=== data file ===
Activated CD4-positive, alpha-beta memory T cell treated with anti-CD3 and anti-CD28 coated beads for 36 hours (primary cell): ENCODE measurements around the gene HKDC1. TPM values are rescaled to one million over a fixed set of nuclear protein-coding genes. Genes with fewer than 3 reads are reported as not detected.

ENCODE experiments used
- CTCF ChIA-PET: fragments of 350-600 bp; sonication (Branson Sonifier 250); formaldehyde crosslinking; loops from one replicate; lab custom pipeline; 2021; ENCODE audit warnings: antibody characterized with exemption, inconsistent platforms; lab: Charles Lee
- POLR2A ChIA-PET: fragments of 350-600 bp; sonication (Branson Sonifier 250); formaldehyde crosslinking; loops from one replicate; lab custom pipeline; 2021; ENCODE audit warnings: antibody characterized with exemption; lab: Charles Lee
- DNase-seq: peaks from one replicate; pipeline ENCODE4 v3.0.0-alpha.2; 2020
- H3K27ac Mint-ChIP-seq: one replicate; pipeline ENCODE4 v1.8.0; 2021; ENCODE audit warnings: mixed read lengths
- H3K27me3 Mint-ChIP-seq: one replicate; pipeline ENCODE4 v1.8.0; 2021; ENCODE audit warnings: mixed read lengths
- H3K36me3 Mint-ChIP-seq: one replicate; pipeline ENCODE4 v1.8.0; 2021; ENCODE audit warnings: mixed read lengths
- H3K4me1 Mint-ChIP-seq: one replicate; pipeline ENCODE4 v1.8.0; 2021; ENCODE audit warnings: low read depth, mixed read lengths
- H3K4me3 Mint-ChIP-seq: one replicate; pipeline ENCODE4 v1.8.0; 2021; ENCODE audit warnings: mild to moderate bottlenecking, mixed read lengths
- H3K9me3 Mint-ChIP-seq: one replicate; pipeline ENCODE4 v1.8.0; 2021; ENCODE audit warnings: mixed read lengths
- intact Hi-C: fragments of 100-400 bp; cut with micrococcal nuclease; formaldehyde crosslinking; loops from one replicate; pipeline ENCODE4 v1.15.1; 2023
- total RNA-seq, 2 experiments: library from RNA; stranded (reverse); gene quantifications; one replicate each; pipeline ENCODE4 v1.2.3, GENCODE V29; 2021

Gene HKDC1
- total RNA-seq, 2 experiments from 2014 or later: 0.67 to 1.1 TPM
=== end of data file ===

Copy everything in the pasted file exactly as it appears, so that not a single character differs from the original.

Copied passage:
Activated CD4-positive, alpha-beta memory T cell treated with anti-CD3 and anti-CD28 coated beads for 36 hours (primary cell): ENCODE measurements around the gene HKDC1. TPM values are rescaled to one million over a fixed set of nuclear protein-coding genes. Genes with fewer than 3 reads are reported as not detected.

ENCODE experiments used
- CTCF ChIA-PET: fragments of 350-600 bp; sonication (Branson Sonifier 250); formaldehyde crosslinking; loops from one replicate; lab custom pipeline; 2021; ENCODE audit warnings: antibody characterized with exemption, inconsistent platforms; lab: Charles Lee
- POLR2A ChIA-PET: fragments of 350-600 bp; sonication (Branson Sonifier 250); formaldehyde crosslinking; loops from one replicate; lab custom pipeline; 2021; ENCODE audit warnings: antibody characterized with exemption; lab: Charles Lee
- DNase-seq: peaks from one replicate; pipeline ENCODE4 v3.0.0-alpha.2; 2020
- H3K27ac Mint-ChIP-seq: one replicate; pipeline ENCODE4 v1.8.0; 2021; ENCODE audit warnings: mixed read lengths
- H3K27me3 Mint-ChIP-seq: one replicate; pipeline ENCODE4 v1.8.0; 2021; ENCODE audit warnings: mixed read lengths
- H3K36me3 Mint-ChIP-seq: one replicate; pipeline ENCODE4 v1.8.0; 2021; ENCODE audit warnings: mixed read lengths
- H3K4me1 Mint-ChIP-seq: one replicate; pipeline ENCODE4 v1.8.0; 2021; ENCODE audit warnings: low read depth, mixed read lengths
- H3K4me3 Mint-ChIP-seq: one replicate; pipeline ENCODE4 v1.8.0; 2021; ENCODE audit warnings: mild to moderate bottlenecking, mixed read lengths
- H3K9me3 Mint-ChIP-seq: one replicate; pipeline ENCODE4 v1.8.0; 2021; ENCODE audit warnings: mixed read lengths
- intact Hi-C: fragments of 100-400 bp; cut with micrococcal nuclease; formaldehyde crosslinking; loops from one replicate; pipeline ENCODE4 v1.15.1; 2023
- total RNA-seq, 2 experiments: library from RNA; stranded (reverse); gene quantifications; one replicate each; pipeline ENCODE4 v1.2.3, GENCODE V29; 2021

Gene HKDC1
- total RNA-seq, 2 experiments from 2014 or later: 0.67 to 1.1 TPM